FIG. 1 is a simplified functional block diagram of a prior art receiver 102 including a prior art I/Q equalization circuit 135. The receiver 102 includes analog circuits 104 and digital circuits 106. The analog circuits 104 include an antenna 108 for receiving a digitally-modulated, non-spread-spectrum signal, and a low noise amplifier (LNA) 110. The LNA 110 is coupled to mixers 114 and 115. A local oscillator (LO) 112 is coupled to mixer 114 to produce an in-phase channel, or I-channel, signal. The local oscillator (LO) 112 is also coupled to mixer 115, via a 90 phase shifter 113, to produce a quadrature-phase channel, or Q-channel, signal. The pair of mixers 114 and 115 produces a phase and amplitude imbalance that is constant over the signal bandwidth. The analog circuits 104 include I-channel and Q-channel lowpass analog filters 116 and 117, analog amplifiers 118 and 119, and analog-to-digital (A/D) converters 122 and 123. The analog filters 116 and 118 produce a phase and amplitude imbalance that varies over the signal bandwidth. The digital circuits 106 include a downsampling filter 130 and 131 that is coupled to an output of the A/D converter 122 and 123 via a 5-bit wide data path 125. A prior art I/Q equalization circuit 135 is coupled to an output of the Q-channel downsampling filter 131 via a 15-bit wide data path 133. The prior art I/Q equalization circuit 135 has a real output 138 and an imaginary output 139. The real output 138 from the prior art equalization circuit 135 is added to an output 132 from the I-channel downsampling filter 130 at adder 142. An output from the adder 142 is coupled to an I-channel selectivity filter 146. The imaginary output 139 from the prior art I/Q equalization circuit 135 is coupled to a Q-channel selectivity filter 147. The outputs from the selectivity filters 146 and 147 are coupled to a demodulator signal processor 150.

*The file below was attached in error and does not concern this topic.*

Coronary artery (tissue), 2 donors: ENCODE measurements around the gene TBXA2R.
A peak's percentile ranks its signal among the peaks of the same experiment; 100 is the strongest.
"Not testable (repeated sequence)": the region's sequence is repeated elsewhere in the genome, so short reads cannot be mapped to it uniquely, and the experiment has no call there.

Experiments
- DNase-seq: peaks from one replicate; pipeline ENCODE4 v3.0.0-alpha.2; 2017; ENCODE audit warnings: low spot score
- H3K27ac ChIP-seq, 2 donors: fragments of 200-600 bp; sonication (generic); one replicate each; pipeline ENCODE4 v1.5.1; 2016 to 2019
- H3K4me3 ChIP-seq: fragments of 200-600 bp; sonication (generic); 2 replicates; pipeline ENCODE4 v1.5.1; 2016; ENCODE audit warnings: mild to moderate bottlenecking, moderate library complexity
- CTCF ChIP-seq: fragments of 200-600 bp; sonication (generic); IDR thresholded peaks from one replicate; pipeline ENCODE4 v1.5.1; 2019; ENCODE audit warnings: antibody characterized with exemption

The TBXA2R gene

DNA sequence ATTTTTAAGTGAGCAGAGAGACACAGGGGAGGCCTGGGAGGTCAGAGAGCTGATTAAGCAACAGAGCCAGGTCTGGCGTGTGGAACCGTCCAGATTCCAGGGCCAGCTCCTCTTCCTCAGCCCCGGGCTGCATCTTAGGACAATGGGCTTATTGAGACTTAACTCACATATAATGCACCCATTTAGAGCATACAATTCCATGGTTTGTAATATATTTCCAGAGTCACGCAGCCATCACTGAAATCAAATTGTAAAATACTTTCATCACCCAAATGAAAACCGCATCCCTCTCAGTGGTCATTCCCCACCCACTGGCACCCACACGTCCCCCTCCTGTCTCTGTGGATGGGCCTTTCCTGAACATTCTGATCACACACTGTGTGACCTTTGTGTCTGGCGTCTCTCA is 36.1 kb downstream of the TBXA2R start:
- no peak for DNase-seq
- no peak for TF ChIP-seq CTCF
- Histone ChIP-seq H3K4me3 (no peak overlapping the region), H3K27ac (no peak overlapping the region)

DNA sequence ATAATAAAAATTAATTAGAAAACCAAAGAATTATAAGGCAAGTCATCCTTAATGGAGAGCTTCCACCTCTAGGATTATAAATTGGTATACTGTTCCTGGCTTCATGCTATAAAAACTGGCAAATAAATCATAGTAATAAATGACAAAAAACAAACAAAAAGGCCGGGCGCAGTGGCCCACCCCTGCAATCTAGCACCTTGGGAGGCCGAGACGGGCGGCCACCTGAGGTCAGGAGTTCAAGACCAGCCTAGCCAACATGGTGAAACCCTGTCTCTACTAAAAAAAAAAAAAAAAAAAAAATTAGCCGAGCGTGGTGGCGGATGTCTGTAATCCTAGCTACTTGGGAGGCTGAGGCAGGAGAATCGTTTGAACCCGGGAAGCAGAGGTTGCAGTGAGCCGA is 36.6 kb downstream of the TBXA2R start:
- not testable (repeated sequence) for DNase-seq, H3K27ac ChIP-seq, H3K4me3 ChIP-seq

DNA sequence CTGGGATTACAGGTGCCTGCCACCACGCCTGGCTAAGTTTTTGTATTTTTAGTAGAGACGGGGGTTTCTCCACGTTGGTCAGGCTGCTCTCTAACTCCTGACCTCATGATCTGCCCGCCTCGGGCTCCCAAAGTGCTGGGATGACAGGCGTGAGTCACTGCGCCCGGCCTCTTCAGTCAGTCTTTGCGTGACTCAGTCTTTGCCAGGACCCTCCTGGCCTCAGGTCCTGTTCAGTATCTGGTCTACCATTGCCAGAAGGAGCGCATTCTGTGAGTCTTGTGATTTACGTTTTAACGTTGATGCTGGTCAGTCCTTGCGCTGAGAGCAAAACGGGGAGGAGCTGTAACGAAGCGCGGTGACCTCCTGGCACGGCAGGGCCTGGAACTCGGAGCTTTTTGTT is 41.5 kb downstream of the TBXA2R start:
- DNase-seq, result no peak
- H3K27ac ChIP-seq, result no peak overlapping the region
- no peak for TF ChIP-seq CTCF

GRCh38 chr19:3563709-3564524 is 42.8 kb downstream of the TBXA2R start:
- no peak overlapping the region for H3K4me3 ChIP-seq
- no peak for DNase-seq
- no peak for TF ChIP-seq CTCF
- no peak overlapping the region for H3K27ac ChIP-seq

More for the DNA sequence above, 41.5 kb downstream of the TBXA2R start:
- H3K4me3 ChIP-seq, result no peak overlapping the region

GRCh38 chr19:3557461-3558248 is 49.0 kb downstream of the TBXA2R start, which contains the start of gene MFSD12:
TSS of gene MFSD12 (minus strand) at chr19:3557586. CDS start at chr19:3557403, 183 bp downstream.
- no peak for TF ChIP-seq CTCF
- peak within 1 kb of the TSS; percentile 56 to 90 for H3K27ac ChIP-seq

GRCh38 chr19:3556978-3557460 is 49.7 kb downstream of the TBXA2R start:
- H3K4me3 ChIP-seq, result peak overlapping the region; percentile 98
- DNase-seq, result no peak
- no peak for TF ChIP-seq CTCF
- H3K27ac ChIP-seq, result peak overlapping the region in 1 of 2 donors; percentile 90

FIG. 2 is a simplified functional block diagram of one known prior art I/Q equalization circuit 135. The equalization circuit 135 corrects for the frequency-independent phase imbalance due to mixer imbalance, for the frequency-dependent phase imbalance due to path length differences and for the frequency-dependent phase imbalance due to analog filter mismatch. Most of the frequency-dependent phase imbalance is caused by the analog filters 116 and 117. The I/Q equalization circuit of FIG. 2 uses a complex finite impulse response (FIR) filter 202 on the Q-channel path. The FIR filter 202 includes a set of delay elements 204, a set of complex multipliers 208 and a set of complex adders 212. In the prior art, the detection of group delay is accomplished by measuring the phase imbalance versus frequency response at several test frequencies. The pairs of phase imbalance/test frequency data are inputted into a set of equations that produce complex coefficients for the FIR filter 202. With prior art receivers, including the prior art receiver 102, a set of linear equations is required to convert measured phase imbalance values into FIR coefficients. In general, for a set of N complex coefficients, N pairs of (fN, phase_imbalance(fN)) are measured, and a set of linear equations (i.e., N-equations, N-unknowns) is solved. Disadvantageously, the complex finite impulse response (FIR) filter 202 uses complex coefficients (C0, C1, C2, . . . , CN-1), and therefore requires two multiplications (one for the coefficient real part, and one for the coefficient imaginary part), and the complex additions require real and imaginary additions.